Housing affordability much more than a 'supply issue': Planning Institute

WITH housing affordability at the top of the political agenda at both a state and national level, the Planning Institute of Australia (PIA) has called on the Federal Government to acknowledge that tackling housing affordability is much more than a 'supply issue'.

PIA CEO David Williams said that despite record supply levels in recent years, prices have continued to rise in Sydney and Melbourne – proving that an increase in supply is not the solution.

Housing with wetlands in foreground
Above: Housing with wetlands in foreground / by Michael Coghlan.

"Housing markets are complex systems. A genuine solution needs to take into account where people work, shop, study and where they feel part of a community," Mr Williams said.

With the average median house price in Greater Sydney tipping $600,000 and Sydney CBD over $900,000, Mr Williams said the great Australian dream of owning your own home is undeniably becoming out of reach for Millennials.

In the statement last week, the Planning Institute said that while it welcomes the Federal Government's consideration of its role in financing affordable housing stock, all financial levers must be considered when rebalancing supply and demand.

"The Federal Government's establishment of a government lender as part of its affordability solution is a catch-up response after decades of neglect and only addresses a small part of a much larger problem," Mr Williams said.

"The Federal Government must seriously consider an overhaul of the Capital Gains Tax discounts and negative gearing policies to help overcome the lack of housing affordability".

PIA said it is not just the Federal Government but all levels of government that have their role to play in ensuring that Australia does not compromise its liveability by forcing young Australians to live on the fringes.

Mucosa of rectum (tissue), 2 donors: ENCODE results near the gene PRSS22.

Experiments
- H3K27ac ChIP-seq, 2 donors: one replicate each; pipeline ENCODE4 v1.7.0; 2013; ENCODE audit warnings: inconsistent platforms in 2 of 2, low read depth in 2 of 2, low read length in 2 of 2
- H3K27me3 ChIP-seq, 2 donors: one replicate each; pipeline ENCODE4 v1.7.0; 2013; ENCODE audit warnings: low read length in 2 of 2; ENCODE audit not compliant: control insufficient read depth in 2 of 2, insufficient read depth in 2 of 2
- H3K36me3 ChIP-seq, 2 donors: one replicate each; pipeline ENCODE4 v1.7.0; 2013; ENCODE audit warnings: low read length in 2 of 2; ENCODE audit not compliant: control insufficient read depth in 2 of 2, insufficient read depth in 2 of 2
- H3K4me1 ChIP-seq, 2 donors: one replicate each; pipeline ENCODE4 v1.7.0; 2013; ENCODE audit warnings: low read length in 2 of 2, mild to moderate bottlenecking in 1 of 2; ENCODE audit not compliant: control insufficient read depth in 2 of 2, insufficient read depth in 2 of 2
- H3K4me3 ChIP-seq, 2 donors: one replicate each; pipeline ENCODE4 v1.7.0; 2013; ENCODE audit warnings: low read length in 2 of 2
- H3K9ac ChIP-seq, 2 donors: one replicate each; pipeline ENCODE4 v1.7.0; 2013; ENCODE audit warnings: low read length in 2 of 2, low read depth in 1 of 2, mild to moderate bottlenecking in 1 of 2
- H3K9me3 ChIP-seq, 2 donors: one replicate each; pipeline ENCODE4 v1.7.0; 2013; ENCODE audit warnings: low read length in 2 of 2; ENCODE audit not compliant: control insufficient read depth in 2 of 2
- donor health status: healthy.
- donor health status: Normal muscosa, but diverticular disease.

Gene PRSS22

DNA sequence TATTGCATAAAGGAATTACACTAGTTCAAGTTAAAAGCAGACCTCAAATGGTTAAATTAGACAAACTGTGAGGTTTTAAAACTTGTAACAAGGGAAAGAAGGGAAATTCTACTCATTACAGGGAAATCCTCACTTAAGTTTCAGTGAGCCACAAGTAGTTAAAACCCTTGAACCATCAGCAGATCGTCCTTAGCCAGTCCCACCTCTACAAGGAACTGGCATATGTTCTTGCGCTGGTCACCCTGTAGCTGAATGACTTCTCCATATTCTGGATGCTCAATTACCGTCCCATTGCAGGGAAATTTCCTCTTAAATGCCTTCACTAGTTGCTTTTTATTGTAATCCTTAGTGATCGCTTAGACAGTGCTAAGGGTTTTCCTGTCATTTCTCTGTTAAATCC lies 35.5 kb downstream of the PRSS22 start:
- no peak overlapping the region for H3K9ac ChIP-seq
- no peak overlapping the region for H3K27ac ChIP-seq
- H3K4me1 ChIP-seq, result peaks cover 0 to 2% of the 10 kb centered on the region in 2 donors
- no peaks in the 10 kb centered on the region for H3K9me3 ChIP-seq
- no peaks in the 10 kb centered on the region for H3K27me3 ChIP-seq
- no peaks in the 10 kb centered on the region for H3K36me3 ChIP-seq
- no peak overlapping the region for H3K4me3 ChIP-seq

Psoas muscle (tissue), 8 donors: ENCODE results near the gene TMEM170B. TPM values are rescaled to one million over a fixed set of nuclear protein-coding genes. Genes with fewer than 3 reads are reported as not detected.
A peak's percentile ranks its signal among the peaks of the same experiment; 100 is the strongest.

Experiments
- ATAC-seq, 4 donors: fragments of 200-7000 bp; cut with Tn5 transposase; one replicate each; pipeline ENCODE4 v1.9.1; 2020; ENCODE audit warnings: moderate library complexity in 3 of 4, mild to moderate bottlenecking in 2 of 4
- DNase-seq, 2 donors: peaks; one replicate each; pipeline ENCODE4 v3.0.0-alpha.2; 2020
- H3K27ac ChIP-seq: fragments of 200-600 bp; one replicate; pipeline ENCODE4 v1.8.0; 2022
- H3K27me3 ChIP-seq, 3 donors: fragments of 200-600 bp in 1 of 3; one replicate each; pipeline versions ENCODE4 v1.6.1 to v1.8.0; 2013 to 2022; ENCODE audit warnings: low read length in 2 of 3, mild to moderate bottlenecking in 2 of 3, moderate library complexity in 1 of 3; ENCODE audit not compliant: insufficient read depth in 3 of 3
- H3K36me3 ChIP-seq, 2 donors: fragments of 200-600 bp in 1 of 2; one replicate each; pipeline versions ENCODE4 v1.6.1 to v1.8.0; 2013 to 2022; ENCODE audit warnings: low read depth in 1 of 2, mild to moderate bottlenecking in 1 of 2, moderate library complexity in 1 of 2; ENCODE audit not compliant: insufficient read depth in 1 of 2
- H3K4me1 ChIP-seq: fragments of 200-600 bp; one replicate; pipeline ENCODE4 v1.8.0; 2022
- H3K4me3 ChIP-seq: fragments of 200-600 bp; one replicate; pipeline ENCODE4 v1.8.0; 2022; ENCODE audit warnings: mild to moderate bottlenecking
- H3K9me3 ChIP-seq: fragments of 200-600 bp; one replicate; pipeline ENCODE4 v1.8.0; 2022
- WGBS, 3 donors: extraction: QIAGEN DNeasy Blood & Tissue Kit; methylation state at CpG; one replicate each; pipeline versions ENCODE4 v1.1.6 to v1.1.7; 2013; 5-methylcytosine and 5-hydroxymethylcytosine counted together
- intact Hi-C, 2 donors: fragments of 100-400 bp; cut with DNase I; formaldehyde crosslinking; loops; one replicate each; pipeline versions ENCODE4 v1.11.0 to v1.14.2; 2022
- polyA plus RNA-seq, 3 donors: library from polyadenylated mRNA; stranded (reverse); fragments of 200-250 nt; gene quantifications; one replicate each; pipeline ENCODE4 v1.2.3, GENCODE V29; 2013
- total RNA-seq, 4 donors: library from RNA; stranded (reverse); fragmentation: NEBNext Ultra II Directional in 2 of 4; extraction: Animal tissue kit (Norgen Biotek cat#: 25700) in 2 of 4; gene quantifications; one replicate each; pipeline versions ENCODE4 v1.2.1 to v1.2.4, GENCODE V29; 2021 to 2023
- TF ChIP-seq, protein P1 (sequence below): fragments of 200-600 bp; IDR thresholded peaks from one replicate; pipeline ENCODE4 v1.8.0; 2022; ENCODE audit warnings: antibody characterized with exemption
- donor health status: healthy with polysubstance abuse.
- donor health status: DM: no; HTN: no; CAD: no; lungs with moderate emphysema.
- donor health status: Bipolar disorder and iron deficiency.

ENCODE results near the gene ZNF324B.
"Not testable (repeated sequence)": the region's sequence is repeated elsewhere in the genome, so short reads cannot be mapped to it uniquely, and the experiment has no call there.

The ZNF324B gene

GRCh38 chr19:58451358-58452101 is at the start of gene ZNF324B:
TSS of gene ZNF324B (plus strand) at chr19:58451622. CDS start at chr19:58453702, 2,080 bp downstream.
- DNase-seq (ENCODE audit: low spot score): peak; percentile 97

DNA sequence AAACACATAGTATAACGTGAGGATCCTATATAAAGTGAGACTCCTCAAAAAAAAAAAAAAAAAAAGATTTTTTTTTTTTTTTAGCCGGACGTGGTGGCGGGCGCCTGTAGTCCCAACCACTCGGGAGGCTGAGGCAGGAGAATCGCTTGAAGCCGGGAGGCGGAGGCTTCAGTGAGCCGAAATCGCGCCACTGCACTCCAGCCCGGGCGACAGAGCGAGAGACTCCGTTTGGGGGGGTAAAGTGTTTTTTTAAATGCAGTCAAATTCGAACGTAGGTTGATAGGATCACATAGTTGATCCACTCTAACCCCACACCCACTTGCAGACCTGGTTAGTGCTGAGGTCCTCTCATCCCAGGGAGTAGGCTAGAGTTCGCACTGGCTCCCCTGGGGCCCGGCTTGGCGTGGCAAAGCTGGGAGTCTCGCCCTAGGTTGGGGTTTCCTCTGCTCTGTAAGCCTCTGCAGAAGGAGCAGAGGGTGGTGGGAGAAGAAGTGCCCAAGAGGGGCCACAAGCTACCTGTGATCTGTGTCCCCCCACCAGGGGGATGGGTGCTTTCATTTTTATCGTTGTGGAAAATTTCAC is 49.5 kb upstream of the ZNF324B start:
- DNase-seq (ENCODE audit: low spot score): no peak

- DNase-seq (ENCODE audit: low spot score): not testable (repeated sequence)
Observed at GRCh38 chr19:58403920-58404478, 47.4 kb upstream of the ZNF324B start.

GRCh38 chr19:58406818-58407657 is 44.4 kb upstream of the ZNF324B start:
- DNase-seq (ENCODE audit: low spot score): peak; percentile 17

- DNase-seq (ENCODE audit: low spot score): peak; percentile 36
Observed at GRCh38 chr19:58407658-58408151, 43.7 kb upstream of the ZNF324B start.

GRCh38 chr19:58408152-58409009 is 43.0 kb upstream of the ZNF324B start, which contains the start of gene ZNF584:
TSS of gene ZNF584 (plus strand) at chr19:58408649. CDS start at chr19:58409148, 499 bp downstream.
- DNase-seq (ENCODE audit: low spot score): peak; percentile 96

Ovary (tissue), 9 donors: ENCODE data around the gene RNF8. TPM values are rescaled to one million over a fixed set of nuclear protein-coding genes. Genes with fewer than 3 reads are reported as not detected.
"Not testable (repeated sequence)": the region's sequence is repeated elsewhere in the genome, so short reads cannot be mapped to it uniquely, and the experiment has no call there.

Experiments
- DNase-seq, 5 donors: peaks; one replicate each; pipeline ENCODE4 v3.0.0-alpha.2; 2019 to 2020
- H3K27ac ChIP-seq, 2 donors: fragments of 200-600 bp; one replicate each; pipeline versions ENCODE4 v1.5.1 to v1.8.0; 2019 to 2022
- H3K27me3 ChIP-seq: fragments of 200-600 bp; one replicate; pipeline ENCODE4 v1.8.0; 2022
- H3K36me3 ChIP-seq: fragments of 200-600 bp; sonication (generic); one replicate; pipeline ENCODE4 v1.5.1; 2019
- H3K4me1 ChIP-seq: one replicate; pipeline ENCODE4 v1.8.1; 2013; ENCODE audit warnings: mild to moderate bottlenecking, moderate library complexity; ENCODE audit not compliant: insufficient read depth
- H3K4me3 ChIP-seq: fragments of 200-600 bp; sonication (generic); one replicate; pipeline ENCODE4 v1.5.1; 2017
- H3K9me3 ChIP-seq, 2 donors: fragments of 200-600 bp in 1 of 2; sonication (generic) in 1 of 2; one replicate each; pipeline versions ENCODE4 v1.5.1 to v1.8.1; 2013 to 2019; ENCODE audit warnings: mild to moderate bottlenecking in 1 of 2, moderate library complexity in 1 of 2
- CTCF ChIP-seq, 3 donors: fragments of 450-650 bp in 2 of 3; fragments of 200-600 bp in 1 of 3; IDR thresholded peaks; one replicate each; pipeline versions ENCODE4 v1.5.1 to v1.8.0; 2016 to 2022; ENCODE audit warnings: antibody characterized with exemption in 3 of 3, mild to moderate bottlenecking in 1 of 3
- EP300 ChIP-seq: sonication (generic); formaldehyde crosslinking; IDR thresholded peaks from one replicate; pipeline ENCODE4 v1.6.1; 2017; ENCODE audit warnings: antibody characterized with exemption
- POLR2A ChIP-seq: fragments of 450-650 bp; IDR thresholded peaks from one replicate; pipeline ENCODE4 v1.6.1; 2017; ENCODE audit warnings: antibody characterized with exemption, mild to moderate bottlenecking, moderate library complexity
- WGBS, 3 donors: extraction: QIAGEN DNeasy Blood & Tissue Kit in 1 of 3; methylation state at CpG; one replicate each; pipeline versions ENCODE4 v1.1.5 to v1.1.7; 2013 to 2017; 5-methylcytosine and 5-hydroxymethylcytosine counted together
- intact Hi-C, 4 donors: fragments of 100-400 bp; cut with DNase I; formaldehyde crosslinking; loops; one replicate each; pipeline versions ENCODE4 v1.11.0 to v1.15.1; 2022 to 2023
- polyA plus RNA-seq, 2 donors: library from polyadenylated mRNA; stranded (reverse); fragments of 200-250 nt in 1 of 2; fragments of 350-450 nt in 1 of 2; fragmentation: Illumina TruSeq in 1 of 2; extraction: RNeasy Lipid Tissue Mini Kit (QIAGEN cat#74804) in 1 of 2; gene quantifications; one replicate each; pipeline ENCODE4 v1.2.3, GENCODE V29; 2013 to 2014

"State Governments play a key role in improving access to housing. The supply of a wide range of different types of housing is critical, including incentives for the delivery of affordable housing.

"Local authorities must develop local 'housing needs assessments' and set affordable housing targets at a grassroots level."

Mr Williams said now is the time for governments to look at innovative solutions to combat housing affordability.

"They need to work with planners and the industry to deliver more cost-effective housing for young Australians that sets Australia as a front runner in housing diversity, liveability and affordability," he said.

PIA is urging the Federal Government, when putting together their May budget, to change their narrow approach and address the range of factors beyond supply that are seriously impacting housing affordability.

Photo: Housing with wetlands in foreground / Michael Coghlan / Licensed under Creative Commons BY-SA 2.0.

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